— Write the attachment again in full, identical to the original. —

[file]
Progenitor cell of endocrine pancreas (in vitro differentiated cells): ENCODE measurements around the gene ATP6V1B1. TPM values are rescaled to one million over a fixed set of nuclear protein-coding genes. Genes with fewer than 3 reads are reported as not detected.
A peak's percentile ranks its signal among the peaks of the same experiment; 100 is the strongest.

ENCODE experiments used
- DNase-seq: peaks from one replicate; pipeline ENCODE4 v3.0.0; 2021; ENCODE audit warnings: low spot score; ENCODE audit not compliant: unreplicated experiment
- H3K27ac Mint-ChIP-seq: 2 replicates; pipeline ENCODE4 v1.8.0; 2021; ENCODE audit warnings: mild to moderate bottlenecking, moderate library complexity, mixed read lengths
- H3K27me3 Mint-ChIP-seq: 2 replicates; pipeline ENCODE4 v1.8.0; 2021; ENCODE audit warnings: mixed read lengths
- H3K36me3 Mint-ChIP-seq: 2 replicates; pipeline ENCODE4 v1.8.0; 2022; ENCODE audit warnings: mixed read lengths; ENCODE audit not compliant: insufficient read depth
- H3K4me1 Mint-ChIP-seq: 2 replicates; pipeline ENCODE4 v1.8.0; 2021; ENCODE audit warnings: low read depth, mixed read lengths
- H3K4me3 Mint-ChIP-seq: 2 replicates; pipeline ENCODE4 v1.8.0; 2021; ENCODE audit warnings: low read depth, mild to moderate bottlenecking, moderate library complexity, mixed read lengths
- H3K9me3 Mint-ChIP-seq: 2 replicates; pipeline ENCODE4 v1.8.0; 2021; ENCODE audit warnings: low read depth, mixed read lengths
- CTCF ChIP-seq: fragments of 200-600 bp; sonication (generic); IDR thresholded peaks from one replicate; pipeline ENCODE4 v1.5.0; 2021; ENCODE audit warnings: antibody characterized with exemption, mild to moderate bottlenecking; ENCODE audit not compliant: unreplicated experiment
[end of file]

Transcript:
Progenitor cell of endocrine pancreas (in vitro differentiated cells): ENCODE measurements around the gene ATP6V1B1. TPM values are rescaled to one million over a fixed set of nuclear protein-coding genes. Genes with fewer than 3 reads are reported as not detected.
A peak's percentile ranks its signal among the peaks of the same experiment; 100 is the strongest.

ENCODE experiments used
- DNase-seq: peaks from one replicate; pipeline ENCODE4 v3.0.0; 2021; ENCODE audit warnings: low spot score; ENCODE audit not compliant: unreplicated experiment
- H3K27ac Mint-ChIP-seq: 2 replicates; pipeline ENCODE4 v1.8.0; 2021; ENCODE audit warnings: mild to moderate bottlenecking, moderate library complexity, mixed read lengths
- H3K27me3 Mint-ChIP-seq: 2 replicates; pipeline ENCODE4 v1.8.0; 2021; ENCODE audit warnings: mixed read lengths
- H3K36me3 Mint-ChIP-seq: 2 replicates; pipeline ENCODE4 v1.8.0; 2022; ENCODE audit warnings: mixed read lengths; ENCODE audit not compliant: insufficient read depth
- H3K4me1 Mint-ChIP-seq: 2 replicates; pipeline ENCODE4 v1.8.0; 2021; ENCODE audit warnings: low read depth, mixed read lengths
- H3K4me3 Mint-ChIP-seq: 2 replicates; pipeline ENCODE4 v1.8.0; 2021; ENCODE audit warnings: low read depth, mild to moderate bottlenecking, moderate library complexity, mixed read lengths
- H3K9me3 Mint-ChIP-seq: 2 replicates; pipeline ENCODE4 v1.8.0; 2021; ENCODE audit warnings: low read depth, mixed read lengths
- CTCF ChIP-seq: fragments of 200-600 bp; sonication (generic); IDR thresholded peaks from one replicate; pipeline ENCODE4 v1.5.0; 2021; ENCODE audit warnings: antibody characterized with exemption, mild to moderate bottlenecking; ENCODE audit not compliant: unreplicated experiment